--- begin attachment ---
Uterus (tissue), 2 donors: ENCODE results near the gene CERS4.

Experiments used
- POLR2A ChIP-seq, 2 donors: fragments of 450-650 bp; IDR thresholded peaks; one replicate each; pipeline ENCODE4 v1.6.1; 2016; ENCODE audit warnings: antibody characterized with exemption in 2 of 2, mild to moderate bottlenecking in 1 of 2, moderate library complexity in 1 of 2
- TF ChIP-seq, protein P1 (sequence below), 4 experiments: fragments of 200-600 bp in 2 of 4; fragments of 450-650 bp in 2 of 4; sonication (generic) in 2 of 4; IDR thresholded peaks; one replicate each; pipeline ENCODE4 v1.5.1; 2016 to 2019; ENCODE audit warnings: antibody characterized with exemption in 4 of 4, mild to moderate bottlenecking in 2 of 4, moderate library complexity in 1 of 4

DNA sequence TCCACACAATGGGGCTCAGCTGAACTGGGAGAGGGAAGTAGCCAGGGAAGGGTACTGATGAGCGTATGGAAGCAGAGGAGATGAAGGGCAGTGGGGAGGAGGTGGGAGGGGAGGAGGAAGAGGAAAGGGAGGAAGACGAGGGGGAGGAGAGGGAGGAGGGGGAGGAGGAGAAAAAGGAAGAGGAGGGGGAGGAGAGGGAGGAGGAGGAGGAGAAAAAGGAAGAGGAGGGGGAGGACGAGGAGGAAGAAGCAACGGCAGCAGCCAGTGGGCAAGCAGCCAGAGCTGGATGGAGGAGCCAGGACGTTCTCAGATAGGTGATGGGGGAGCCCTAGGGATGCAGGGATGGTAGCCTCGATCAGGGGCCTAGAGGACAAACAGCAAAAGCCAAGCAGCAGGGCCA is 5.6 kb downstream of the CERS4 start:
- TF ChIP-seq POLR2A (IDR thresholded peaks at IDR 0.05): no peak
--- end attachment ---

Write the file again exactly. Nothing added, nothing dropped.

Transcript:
Uterus (tissue), 2 donors: ENCODE results near the gene CERS4.

Experiments used
- POLR2A ChIP-seq, 2 donors: fragments of 450-650 bp; IDR thresholded peaks; one replicate each; pipeline ENCODE4 v1.6.1; 2016; ENCODE audit warnings: antibody characterized with exemption in 2 of 2, mild to moderate bottlenecking in 1 of 2, moderate library complexity in 1 of 2
- TF ChIP-seq, protein P1 (sequence below), 4 experiments: fragments of 200-600 bp in 2 of 4; fragments of 450-650 bp in 2 of 4; sonication (generic) in 2 of 4; IDR thresholded peaks; one replicate each; pipeline ENCODE4 v1.5.1; 2016 to 2019; ENCODE audit warnings: antibody characterized with exemption in 4 of 4, mild to moderate bottlenecking in 2 of 4, moderate library complexity in 1 of 4

DNA sequence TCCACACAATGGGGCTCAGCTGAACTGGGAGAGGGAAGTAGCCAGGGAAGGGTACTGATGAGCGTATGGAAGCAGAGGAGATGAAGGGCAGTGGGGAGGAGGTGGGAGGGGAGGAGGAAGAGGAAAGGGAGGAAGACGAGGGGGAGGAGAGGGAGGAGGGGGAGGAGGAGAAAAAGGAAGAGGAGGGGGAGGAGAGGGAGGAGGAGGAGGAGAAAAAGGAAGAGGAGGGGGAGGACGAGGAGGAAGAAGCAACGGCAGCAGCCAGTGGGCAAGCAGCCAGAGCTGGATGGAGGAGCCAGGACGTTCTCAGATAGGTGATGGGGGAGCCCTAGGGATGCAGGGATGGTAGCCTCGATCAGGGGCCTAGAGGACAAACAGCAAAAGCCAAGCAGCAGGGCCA is 5.6 kb downstream of the CERS4 start:
- TF ChIP-seq POLR2A (IDR thresholded peaks at IDR 0.05): no peak